There he chanced upon marine delights which he clearly enjoyed, especially the smoked eel.
Once plentiful in many waterways, like countless other species, eel is now regarded as a rare-enough delicacy. No longer found in many rivers, numbers have fallen dramatically and the need for conservation has been highlighted in recent years.
There’s been a collapse in eel populations in Europe, shown by a huge reduction in the number of young eels returning to our shores from the Sargasso Sea. And, while the reasons are probably varied, some experts believe global warming has affected the Gulf Stream and steered young eels away from our coast.
Eels have been fished to eat for thousands of years and were the food of kings and ordinary folk alike. They were also linked to monastic sites in this country and many of the oldest eel fishing weirs are close to such sites.
The EU has been grappling with a drop in eel stocks and brought in regulations, in 2007, to reverse the decline. Member states were obliged to put management plans in place by July 2009.
Management measures were agreed in Ireland, involving the closure of commercial eel fishing, the ESB, plans to ensure the passage of juvenile eel upstream and improvement in water quality. According to Dr Ciaran Byrne, of Inland Fisheries Ireland, a huge amount of work has been done on the research and management side to ensure targets are met.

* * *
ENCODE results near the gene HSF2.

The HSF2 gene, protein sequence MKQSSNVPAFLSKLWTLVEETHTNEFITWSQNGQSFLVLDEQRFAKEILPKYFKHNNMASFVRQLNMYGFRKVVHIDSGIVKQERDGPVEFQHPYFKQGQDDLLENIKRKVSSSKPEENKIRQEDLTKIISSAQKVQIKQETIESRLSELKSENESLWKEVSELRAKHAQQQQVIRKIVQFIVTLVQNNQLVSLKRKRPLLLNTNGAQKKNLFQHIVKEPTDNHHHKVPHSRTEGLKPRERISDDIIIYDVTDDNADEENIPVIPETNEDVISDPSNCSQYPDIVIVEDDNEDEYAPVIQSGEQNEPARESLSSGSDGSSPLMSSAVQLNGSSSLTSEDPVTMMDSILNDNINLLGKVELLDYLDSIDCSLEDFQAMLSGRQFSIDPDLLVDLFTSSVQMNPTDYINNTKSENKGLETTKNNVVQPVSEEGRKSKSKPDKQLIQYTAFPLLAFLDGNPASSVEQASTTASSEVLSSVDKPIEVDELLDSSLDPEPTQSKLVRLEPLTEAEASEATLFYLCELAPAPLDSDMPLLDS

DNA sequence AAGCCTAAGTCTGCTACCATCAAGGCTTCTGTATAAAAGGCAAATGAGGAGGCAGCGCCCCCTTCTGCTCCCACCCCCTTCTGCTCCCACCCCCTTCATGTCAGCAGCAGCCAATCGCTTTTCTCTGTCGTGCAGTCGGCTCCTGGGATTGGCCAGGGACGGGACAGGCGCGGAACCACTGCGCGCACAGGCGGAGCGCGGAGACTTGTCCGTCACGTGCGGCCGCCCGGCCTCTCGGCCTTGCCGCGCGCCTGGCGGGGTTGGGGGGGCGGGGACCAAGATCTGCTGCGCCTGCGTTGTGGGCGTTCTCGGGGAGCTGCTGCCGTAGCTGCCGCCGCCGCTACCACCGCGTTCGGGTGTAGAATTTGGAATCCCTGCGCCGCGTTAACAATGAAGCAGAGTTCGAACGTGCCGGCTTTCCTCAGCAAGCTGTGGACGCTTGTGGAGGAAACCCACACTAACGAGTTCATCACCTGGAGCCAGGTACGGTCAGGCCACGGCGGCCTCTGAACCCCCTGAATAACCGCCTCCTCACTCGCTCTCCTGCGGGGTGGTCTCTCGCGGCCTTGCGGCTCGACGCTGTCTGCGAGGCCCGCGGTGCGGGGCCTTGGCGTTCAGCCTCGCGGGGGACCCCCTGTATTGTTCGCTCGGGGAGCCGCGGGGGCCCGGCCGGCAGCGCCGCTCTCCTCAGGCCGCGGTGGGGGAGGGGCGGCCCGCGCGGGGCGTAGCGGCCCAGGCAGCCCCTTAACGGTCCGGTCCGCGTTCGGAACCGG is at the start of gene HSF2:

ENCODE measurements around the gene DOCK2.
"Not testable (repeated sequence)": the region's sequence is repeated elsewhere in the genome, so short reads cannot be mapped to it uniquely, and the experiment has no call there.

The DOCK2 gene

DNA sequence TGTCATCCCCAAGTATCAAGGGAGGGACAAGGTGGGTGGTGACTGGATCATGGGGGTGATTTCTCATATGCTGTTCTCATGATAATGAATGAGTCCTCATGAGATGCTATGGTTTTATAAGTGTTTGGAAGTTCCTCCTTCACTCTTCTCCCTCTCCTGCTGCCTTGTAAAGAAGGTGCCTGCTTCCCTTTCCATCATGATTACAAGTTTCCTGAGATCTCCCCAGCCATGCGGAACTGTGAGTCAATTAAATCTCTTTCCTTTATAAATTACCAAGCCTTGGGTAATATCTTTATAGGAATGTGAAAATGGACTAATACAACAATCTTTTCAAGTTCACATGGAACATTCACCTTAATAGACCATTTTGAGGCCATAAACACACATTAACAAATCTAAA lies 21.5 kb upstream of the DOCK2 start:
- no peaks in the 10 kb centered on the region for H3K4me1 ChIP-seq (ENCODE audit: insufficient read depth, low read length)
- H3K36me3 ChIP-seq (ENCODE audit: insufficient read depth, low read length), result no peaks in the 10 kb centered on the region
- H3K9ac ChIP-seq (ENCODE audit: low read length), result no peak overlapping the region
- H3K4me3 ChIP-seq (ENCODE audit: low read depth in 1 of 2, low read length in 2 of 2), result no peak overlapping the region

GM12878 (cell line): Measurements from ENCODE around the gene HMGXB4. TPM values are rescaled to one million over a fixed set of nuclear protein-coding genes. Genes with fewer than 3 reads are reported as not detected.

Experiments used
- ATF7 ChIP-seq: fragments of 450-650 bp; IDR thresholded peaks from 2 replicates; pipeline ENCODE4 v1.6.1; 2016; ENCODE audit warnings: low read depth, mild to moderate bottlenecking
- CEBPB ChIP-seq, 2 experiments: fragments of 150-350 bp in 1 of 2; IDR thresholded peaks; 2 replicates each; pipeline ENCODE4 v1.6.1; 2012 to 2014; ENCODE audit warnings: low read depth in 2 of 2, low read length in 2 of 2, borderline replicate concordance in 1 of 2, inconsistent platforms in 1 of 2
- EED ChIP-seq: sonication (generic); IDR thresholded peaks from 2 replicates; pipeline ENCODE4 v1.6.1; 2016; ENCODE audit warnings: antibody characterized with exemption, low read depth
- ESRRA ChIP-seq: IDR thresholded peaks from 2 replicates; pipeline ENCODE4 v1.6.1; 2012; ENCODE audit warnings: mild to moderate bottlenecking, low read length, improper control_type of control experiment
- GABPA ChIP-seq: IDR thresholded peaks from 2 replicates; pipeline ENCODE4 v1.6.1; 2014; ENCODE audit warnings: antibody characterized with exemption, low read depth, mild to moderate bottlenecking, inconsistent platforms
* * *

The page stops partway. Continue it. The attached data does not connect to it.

The management plans were first reviewed in 2012 and will again be reviewed this year. While there has been some slight improvement in the return of juveniles in the last two years, the overall percentages are tiny, Dr Byrne writes in Sherkin Comment.
There’s still a ‘’big hill to climb’’, he says. Juvenile eels which come into our system will migrate as silver eels at about 20 years of age, he says.
‘’Thus, juvenile eels which came into Irish rivers and lakes when Jack’s Army were in full swing at the World Cup in the USA will migrate as silver eels this year. However, since that time, there has been a 90% to 95% reduction in the number of juveniles coming into our systems,’’ he says.
And, even though the situation doesn’t look too healthy for eels, Dr Byrne is optimistic, saying we must continue to improve our understanding of science as it relates to the eel and enhance management plans if the eel is to have any chance of surviving. All countries must work together to conserve the stock, he stresses.